Even compared to the rest of Latin America, Brazil’s government is well down the list of health spenders. Neighboring Argentina allocates more than twice as much—some $758 per capita annually—while Cuba spends $329 and Mexico $327. All three countries have better health care ratings and higher UN social-development rankings than Brazil. In the private sector, when private health care outlays are added, Brazil’s spending leaps to 8.4 percent of gross domestic product—about $855 per person. In other words, this developing economy spends almost the same percentage of its national income on health care as the developed countries that form the OECD, where spending is about 9 percent of GDP.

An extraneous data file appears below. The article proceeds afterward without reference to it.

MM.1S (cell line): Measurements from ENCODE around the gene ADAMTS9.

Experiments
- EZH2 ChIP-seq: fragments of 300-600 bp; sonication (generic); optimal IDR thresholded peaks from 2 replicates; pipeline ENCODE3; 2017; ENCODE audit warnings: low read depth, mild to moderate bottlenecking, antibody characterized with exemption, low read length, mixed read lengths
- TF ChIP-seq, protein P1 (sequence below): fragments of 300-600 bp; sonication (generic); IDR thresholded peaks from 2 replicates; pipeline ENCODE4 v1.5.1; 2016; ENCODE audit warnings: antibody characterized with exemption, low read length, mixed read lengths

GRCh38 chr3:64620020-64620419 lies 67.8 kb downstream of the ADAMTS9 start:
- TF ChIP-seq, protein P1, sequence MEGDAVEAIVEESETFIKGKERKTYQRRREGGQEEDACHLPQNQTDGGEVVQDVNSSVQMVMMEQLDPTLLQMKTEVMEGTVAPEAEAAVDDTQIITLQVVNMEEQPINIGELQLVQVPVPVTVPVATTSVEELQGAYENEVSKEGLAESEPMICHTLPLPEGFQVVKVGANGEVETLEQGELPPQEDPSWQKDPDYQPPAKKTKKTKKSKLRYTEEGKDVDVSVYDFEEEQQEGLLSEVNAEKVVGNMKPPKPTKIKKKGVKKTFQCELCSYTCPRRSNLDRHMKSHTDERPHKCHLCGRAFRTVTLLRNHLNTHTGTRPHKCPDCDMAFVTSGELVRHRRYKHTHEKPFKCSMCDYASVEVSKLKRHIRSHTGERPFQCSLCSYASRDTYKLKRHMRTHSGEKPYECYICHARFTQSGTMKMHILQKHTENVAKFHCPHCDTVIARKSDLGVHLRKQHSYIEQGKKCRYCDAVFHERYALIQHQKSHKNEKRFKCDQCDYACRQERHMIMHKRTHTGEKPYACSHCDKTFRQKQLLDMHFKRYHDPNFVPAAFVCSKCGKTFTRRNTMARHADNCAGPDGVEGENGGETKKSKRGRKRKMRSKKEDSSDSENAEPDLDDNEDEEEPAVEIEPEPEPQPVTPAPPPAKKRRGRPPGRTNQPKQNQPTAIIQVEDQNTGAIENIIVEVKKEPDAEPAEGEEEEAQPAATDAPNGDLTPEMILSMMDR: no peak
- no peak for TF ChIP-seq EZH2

What does Brazil get for its money? Free health care—in theory. The 1988 constitution stipulates that health care for all is a fundamental right, and for nearly two decades, Brazil has provided many essential drugs to all who need them at no charge. Brazil’s power as a single national buyer helps cut costs during negotiations with drug companies. Programs to provide free or subsidized drugs to the poor through public health clinics—“people’s pharmacies”—or as part of special programs in privately owned drugstores have been expanded by federal, state and local governments in recent years. Packaging laws and awareness campaigns promote access to low-cost generics, and the generic drug companies take out ads on prime-time TV. Corinthians, Brazil’s second-most popular soccer club, is financed by a generic drug company. When Brazil is unable to get a good price for essential medicine, it overrides drug patents, buying or legalizing the purchase of copies from regulated generic drug producers around the world.